Can the basic philosophy of your program be applied to other areas? Have you thought about Wine Whispering? Marijuana Whispering?

My program also works for drug and alcohol relapse prevention. If a person is addicted to a substance, we can get them free. The only addictions my approach does not work for are food or interpersonal relationships.

Is there a "failure story" that haunts you, and a success story that keeps you motivated?

Many success stories keep me motivated, but not any one in particular. However, when it comes to a failure story that haunts me, I did post this anecdote on my Facebook page:

I don't talk about my clients or potential clients by name ever but for the last couple of months I've been haunted from some phone calls I received from a potential client 17 years ago (now deceased) after her doctor referred my services. The calls went something like this: 

Her: My doctor told me you help people stop smoking and that it's been successful for other patients. I really want to quit. Can I see you?
 
Me: Sure. Let's find a time to meet and I'd be happy to meet with you.

Her: Great. I will have my personal assistant call you later, she has my schedule.

No call came until about five days later when the same woman called and we had a repeat conversation. Over the next month, I'd periodically get calls from her saying how much she really wants and needs to stop smoking but no appointment to meet was ever made. Then I just stopped hearing from her... until last December when I heard she was taken off an airplane after having suffered a massive heart attack at the age of sixty, and finally passed away a few days later.

Now, every freaking night Carrie Fisher shows up in my dreams. Every night those calls are replayed in my head. I'm thinking, "maybe if I put it out there I can stop hearing those calls when I close my eyes." Oh well...

I know it's a hard call to call someone for help—especially when it comes to stopping smoking (I've made those calls) but what I do know in the long run is that not making the effort to get off cigarettes is going to be harder. Truth is, everyone who smokes today is going to stop at some point. I guess the question we might want to ask ourselves is, do we want to stop when we're healthy or when we're sick? I chose healthyI guess Carrie chose the other. So with my most heartfelt condolences I remember all the people like herthe more than 443,000 Americans who die prematurely from smoking-related causes annually. And let's not forget that for every person who dies because of smoking, there are at least 30 people living with a serious smoking-related illness.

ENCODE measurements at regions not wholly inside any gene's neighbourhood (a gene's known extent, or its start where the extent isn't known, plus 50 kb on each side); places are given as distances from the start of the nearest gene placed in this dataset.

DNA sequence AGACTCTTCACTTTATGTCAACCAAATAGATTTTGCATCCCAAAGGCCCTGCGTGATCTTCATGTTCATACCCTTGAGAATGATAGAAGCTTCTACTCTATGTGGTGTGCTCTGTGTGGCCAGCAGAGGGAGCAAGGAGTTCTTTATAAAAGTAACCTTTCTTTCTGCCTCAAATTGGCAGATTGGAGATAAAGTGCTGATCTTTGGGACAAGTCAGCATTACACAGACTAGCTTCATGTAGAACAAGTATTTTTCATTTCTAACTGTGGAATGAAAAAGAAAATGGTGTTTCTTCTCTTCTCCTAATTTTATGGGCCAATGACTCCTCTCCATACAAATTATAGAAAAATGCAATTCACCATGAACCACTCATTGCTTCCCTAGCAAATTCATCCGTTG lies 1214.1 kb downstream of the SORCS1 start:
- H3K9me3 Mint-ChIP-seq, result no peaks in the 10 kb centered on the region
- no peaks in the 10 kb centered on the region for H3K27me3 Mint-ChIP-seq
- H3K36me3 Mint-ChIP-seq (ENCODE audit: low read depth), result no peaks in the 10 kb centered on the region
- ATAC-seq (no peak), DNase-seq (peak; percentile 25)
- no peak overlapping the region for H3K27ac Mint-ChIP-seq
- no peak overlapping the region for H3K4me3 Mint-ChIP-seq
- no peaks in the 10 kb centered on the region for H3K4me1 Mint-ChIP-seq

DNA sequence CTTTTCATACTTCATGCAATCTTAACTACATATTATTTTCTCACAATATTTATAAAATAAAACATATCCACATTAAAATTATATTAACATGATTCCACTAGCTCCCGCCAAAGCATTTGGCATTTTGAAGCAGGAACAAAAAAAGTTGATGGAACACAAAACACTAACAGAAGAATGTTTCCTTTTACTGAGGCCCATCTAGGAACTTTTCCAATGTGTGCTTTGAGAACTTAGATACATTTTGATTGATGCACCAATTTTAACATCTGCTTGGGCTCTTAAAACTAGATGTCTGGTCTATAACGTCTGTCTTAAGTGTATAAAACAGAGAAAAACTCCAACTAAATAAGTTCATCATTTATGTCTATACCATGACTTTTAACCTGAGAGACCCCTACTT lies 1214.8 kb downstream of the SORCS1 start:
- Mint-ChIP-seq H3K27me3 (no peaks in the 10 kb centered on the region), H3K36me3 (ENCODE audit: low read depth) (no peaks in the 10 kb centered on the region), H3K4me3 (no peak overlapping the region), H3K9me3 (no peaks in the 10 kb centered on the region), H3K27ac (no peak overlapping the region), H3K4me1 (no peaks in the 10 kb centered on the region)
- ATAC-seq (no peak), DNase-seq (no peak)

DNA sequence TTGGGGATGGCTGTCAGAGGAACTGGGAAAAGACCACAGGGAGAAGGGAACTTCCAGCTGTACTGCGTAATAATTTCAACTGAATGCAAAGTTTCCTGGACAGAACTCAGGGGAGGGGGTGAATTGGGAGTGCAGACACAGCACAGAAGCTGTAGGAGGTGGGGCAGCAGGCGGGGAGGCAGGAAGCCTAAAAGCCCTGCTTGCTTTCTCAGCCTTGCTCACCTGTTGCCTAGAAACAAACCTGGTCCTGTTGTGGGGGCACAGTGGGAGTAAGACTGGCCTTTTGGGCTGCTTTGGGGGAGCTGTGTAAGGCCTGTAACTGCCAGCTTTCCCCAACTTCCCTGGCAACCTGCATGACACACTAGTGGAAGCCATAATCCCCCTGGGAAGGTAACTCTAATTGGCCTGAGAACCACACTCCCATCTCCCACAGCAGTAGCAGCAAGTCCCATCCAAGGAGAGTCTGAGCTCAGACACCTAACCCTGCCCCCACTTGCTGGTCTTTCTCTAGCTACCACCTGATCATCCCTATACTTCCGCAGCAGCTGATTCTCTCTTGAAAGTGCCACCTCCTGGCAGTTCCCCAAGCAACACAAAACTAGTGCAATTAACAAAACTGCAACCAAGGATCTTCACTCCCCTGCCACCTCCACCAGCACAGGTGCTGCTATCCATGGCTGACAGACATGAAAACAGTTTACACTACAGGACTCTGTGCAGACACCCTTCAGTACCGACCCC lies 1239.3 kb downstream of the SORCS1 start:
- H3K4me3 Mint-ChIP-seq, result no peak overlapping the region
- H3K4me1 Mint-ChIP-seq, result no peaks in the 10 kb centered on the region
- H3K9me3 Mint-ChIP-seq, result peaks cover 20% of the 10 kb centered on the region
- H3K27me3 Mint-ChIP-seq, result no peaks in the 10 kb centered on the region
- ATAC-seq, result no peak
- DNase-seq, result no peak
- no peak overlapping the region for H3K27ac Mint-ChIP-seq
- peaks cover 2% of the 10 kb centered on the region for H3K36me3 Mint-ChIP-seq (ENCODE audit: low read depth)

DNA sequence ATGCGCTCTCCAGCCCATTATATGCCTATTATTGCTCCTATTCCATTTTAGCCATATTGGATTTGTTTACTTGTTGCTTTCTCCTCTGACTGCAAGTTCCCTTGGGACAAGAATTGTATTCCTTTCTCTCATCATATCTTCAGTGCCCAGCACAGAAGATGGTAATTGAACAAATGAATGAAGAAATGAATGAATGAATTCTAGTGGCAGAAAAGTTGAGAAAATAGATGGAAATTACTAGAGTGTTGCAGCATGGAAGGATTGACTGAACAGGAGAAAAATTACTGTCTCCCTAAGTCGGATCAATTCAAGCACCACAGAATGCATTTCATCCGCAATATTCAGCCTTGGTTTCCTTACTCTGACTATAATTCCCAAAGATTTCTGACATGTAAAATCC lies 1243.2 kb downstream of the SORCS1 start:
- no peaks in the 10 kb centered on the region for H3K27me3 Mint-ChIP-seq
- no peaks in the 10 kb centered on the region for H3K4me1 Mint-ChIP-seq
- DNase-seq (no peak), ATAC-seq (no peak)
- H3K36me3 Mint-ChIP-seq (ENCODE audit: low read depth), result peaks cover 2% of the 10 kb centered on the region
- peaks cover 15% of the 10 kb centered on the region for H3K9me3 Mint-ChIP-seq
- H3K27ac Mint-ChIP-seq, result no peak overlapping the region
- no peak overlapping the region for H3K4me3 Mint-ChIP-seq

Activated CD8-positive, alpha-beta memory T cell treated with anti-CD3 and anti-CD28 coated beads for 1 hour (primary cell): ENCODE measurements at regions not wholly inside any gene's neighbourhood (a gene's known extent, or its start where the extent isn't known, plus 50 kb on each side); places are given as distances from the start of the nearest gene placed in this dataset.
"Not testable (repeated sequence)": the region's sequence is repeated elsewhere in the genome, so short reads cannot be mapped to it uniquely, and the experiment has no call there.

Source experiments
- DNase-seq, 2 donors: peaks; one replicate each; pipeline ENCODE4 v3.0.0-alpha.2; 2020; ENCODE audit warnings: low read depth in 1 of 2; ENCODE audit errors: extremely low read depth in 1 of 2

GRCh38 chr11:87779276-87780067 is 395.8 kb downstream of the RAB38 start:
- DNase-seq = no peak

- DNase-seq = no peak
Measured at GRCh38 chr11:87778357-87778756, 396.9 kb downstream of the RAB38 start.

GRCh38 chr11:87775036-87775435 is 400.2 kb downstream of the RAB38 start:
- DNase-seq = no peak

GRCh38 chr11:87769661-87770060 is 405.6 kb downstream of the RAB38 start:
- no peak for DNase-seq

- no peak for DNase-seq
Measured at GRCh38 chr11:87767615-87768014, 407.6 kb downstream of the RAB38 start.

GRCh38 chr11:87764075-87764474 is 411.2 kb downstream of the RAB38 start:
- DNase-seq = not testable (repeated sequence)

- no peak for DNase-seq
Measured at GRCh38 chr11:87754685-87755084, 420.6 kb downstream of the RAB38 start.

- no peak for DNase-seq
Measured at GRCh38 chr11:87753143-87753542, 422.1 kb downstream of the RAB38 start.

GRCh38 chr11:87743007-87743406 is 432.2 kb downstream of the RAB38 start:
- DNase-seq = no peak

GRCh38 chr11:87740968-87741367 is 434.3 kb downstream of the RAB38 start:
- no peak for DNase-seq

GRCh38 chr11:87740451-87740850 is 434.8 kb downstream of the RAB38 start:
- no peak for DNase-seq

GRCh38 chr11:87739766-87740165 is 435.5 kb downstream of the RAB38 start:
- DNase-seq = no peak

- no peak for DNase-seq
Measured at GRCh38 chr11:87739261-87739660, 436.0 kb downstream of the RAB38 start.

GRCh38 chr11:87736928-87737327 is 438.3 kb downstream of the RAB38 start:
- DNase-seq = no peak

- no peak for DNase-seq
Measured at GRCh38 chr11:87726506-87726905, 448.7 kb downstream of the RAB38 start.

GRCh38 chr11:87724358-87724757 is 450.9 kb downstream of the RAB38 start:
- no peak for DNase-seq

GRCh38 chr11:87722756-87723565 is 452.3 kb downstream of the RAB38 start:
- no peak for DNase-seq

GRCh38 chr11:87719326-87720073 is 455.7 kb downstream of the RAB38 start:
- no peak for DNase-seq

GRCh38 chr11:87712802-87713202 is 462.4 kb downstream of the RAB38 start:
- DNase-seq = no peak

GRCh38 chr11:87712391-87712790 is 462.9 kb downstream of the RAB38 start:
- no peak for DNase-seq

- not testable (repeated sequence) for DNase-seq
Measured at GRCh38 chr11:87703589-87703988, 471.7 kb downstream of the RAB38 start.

Rocky Rosen featured in a segment on 'The Doctors'

Since you quit smoking, what’s your vice?

Self obsession. Working too much.

Thoughts on cigarette tax and other governmental deterrents?

They do give people pause, but they don't work in the long run. It doesn't matter how high the taxes are, people will still find their way to
tobacco. If it costs too much, people will just save their roaches and
smoke those.

What would you be doing if you weren’t helping people stop smoking?

I'd probably be having a normal life. Screw normal.


Visit Rocky's website for updates on his Cigarette Whispering.

Follow Rocky on Facebook